Is the development of psychic capacities and an integrative perspective needed to understand them? Are they mostly benign as most experiencers of contact tell? Are they – ultimately – us or an aspect of us?

A saucer shape in Niaux Cave, France

Flying disc-like objects depicted in a cave of Peche Merle, France?

What if God exists but they intervened in our development as a species? How will religions become more inclusivist rather than rigid and be able to join the conversation in a civil way? How will science expand to include the phenomenon of consciousness which – according to many testimonies and scientific research – appears to be inexorably linked to the UFO phenomenon?

How will our most basic concepts about the ‘nature of reality’ expand? An integral way of being may help us to adapt to the new realities thriving in forms of connectivity that transcend spacetime limitations. How do we motivate human development worldwide into a post-postmodern, integrative way of being psychologically, culturally, technologically and systemically (including our economic and political systems)?

Besides any level of a cover-up, there may be, I understand how even after genuine sightings the UFO issue tends to be dismissed or ignored by authorities WORLDWIDE. For instance, I heard from a good source that there are unknown traffics or targets detected quite regularly by the Jorge Chavez International Airport control in Lima, Perú. Unless they are too close or too visible their presence tends to be ignored for various psychological and sociological reasons.  For once, it is not acceptable to speak about it without risking one’s job because it is a TABOO. Perhaps a sense of not being able to do anything about it and the feeling that it is ‘weird’ is sufficient for most people to dismiss it as irrelevant or partially irrelevant…unless explicitly assigned to track, investigate and report them. But, should a worldwide phenomenon like this; a more technologically advanced phenomenon, posing cultural and institutional challenges like this be treated as irrelevant or perhaps as silly or as entertainment indefinitely? Definitely NOT.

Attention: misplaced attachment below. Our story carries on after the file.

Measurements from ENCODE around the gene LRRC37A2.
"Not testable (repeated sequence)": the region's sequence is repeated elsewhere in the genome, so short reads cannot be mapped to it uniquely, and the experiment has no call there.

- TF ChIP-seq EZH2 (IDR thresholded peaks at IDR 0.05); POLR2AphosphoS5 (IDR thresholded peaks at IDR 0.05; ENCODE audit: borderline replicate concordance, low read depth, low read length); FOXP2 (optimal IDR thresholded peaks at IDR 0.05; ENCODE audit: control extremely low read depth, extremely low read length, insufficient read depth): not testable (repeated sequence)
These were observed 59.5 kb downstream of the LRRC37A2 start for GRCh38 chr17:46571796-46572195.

But, thankfully, the situation is changing, for instance, through military officials (credible witnesses from institution that must be extremely serious about what they say and do) coming out to give their testimonies like the U.S. is doing….including the courageous former seamen and officers from the USS Nimitz strike group (here seen with Mr. Dave C. Beaty producer of the popular short film “The Nimitz Encounters”). https://www.youtube.com/watch?v=H6ox_F0auwM 

A Fox News note on the issue. Navy Prepares New Guidelines for reporting UFO Sightings (Fox News, Apr 24, 2019) https://www.youtube.com/watch?v=JnVMsHHY7RA

Fox News. The U.S. Navy’s New Guidelines for UFOS. I’m so glad that they are coming out more openly about this. Other armed forces and countries should catch up!

 

UFO (or UAP) in FLIR System during a U.S. Navy encounter.

 

 

There are other alleged images of UFOS and encounters pertaining to the U.S. Navy but few have the verified chain of custody to the USG. However, these and other cases add up.

 

Official footage released by Chile. Instead of maintaining an excessive, rigid attitude of denial, is the public U.S. Navy policy catching up with that of other countries like Chile? https://www.youtube.com/watch?v=iEK3YC_BKTI

Shouldn’t we all “catch up” now?